After lunch we committed to circle the mountain again that had yielded prey for Ron the day before. The sun wielded its might the first couple of hours. Then we entered the land of the gut pile. The vegetation indeed looked oh so encouraging there. But aside from some noticeably irritated cattle no other critter showed up. Quite exhausted we reached camp at 6 pm.

Over dinner, salad, deer brats and beans, we discussed options for the next morning. The winning scenario was to drive a ways back towards I-17 and try the mountains there.

Sunday morning we did exactly that. A cold wind accompanied us into new country. We were spaced about fifty to a hundred paces apart, Ron armed for quail again. There seemed to be no escaping this wind. About an hour into our exploration I made a small mistake.

Rather than keep formation I headed up a draw, really to quickly reestablish the formation after climbing higher – I had the mountain side, Daniel the middle ground, and Ron the longest distances to cover in the lower portion of the hills.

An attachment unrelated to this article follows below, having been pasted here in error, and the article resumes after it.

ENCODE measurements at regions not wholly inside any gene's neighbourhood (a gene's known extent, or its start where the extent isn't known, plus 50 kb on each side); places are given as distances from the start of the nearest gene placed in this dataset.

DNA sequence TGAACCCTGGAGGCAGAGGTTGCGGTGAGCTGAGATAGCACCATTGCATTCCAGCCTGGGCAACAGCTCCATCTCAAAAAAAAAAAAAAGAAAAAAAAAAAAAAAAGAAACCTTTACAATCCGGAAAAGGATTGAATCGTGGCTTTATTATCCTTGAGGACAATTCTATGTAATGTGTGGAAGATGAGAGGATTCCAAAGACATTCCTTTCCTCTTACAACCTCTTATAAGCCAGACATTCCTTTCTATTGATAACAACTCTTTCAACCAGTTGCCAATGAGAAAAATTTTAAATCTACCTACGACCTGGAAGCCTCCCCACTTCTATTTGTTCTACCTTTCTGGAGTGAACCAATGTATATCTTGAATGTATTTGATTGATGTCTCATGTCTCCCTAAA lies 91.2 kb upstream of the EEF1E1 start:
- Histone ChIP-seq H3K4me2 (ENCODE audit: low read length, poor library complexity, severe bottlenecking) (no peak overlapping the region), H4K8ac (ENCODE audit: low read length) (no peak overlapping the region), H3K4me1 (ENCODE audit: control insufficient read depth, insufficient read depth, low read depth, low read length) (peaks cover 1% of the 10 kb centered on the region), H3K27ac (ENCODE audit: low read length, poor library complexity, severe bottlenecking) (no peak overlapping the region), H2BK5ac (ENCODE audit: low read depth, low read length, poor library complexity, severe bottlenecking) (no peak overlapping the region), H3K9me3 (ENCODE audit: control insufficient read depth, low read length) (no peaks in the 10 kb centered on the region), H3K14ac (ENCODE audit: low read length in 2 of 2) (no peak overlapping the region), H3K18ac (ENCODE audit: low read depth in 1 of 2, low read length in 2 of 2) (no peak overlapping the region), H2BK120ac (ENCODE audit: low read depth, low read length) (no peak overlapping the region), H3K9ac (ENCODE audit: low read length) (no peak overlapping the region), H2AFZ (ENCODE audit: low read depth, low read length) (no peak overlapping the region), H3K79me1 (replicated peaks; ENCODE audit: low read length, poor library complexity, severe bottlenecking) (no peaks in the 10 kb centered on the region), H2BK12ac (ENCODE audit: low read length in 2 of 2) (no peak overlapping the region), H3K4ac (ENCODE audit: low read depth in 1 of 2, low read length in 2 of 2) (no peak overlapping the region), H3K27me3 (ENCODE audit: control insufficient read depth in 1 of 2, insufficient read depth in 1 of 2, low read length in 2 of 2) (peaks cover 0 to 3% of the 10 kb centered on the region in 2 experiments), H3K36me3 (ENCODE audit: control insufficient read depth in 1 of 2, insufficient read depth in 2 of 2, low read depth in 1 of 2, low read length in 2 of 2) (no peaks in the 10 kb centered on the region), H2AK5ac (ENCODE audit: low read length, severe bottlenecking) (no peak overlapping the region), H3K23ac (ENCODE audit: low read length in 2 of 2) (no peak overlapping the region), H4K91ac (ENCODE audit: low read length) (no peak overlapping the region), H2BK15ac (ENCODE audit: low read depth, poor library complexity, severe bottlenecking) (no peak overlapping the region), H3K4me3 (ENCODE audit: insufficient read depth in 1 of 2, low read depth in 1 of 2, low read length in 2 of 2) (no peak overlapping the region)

Going rather fast I forgot my own prediction when we had left the vehicles, that the pigs would probably be somewhere out of the wind, possibly in the bottom of the washes. The draw had a rather narrow and deep ditch, and now little wind. After walking uphill, quite swift, along the edge of that ditch for about a hundred steps, things suddenly happened fast.

I heard ‘something’ down there and froze. Immediately a pig appeared on my bank, about twenty steps ahead, parked broadside. Perfect! I drew the Kimber.

Instantly this small paradise evaporated. Yanking the .45 auto from its nylon doghouse made a whooshing sound that this javelina took as unquestionable motivation to hit the afterburner. Gone! Not even a chance for a what-the-heck thrown shot.